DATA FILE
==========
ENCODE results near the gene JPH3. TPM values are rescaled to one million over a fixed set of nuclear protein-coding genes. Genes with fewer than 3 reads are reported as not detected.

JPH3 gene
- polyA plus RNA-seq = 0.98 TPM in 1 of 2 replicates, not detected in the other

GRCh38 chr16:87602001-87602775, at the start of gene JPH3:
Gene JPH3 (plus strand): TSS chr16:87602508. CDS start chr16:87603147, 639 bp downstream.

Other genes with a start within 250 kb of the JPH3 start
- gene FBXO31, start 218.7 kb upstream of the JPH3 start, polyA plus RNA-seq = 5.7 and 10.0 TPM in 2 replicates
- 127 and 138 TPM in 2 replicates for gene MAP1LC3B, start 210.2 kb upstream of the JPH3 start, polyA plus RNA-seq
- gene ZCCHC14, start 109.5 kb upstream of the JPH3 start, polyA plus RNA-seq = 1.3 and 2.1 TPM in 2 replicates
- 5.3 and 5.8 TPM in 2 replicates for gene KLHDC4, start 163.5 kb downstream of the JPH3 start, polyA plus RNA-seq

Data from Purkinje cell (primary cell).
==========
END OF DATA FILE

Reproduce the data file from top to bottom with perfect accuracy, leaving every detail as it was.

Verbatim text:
ENCODE results near the gene JPH3. TPM values are rescaled to one million over a fixed set of nuclear protein-coding genes. Genes with fewer than 3 reads are reported as not detected.

JPH3 gene
- polyA plus RNA-seq = 0.98 TPM in 1 of 2 replicates, not detected in the other

GRCh38 chr16:87602001-87602775, at the start of gene JPH3:
Gene JPH3 (plus strand): TSS chr16:87602508. CDS start chr16:87603147, 639 bp downstream.

Other genes with a start within 250 kb of the JPH3 start
- gene FBXO31, start 218.7 kb upstream of the JPH3 start, polyA plus RNA-seq = 5.7 and 10.0 TPM in 2 replicates
- 127 and 138 TPM in 2 replicates for gene MAP1LC3B, start 210.2 kb upstream of the JPH3 start, polyA plus RNA-seq
- gene ZCCHC14, start 109.5 kb upstream of the JPH3 start, polyA plus RNA-seq = 1.3 and 2.1 TPM in 2 replicates
- 5.3 and 5.8 TPM in 2 replicates for gene KLHDC4, start 163.5 kb downstream of the JPH3 start, polyA plus RNA-seq

Data from Purkinje cell (primary cell).